A Roman Catholic priest has admitted he engaged in sexual misconduct with four teens, his bishop said Monday.
The admission by the Rev. Richard Castillo, 43, came after months of evaluation and treatment, the Most Rev. John H. Ricard, bishop of the Diocese of Pensacola-Tallahassee, said in a written statement issued by his office.
"These admissions effectively relieve Father Castillo of any pastoral duties in the diocese," Ricard said. "The diocese deeply regrets the injuries caused by one of its own priests and offers a sincere apology to those who were injured."
The first accusation came from a man during a court hearing. After the man's accusation, Castillo was relieved of his duties at St. Thomas the Apostle Church in Quincy in April. He enrolled himself in a church-run medical facility to undergo a mental evaluation and is continuing to receive treatment there, Ricard said.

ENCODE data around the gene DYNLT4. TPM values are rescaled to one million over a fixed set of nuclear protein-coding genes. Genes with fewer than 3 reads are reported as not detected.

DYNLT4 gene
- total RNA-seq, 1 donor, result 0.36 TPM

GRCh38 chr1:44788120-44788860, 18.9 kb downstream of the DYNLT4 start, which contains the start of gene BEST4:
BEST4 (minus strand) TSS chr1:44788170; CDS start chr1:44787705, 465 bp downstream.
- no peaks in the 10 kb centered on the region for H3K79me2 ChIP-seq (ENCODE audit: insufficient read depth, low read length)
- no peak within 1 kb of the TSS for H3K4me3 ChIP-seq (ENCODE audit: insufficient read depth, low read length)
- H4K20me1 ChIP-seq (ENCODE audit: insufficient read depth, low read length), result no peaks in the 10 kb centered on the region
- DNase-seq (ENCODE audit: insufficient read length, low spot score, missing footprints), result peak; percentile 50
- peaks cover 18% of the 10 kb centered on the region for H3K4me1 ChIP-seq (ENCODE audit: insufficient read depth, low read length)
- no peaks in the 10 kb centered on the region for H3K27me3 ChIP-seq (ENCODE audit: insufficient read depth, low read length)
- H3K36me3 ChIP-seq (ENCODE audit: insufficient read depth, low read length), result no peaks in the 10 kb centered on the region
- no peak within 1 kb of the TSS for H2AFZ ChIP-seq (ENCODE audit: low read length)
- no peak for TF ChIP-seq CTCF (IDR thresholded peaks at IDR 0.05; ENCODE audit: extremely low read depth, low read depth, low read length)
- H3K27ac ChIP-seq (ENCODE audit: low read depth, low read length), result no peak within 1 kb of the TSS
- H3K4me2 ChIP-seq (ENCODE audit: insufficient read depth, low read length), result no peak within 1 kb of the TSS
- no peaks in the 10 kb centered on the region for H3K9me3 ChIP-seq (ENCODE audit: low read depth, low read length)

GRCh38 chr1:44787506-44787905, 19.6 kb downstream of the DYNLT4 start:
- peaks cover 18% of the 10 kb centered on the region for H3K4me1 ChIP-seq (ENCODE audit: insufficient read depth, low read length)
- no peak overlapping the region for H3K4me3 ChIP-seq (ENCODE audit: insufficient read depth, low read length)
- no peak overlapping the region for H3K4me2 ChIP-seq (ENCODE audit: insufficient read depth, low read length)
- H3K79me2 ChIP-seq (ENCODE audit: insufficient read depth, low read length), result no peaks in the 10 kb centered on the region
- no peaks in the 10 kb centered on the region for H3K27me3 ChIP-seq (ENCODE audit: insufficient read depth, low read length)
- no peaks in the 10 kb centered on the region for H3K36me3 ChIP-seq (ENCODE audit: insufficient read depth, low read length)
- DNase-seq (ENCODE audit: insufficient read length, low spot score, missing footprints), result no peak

Richard Watts, 24, had accused the priest of performing oral sex on him when he passed out from drinking during a party in Castillo's home at Pensacola Beach seven years ago. Watts then was a student at Pensacola Catholic High School.
Watts was sent to prison in February to serve a five-year sentence after being convicted of drunken driving-manslaughter in the Aug. 7, 1996, death of his girlfriend, Kimberly Lamar, in a car crash. He made the accusation against Castillo during the presentencing investigation phase of his case.
Castillo initially denied the allegation. Subsequently, two Tallahassee brothers, now 30 and 28, also accused Castillo of molesting them when they were 14 and 13 in Pensacola. No details have been disclosed about the fourth victim.
In June, Ricard confirmed that underage drinking had taken place at parties the priest hosted for teenagers. At that time the dioceses had announced investigators were unable to corroborate Watts' complaint but that the new allegations may show a pattern.
Ricard said the diocese notified proper authorities as required by state law when each of the accusations became known and has offered counseling and pastoral care to the victims. The same would hold true if any additional accusations are made, he said.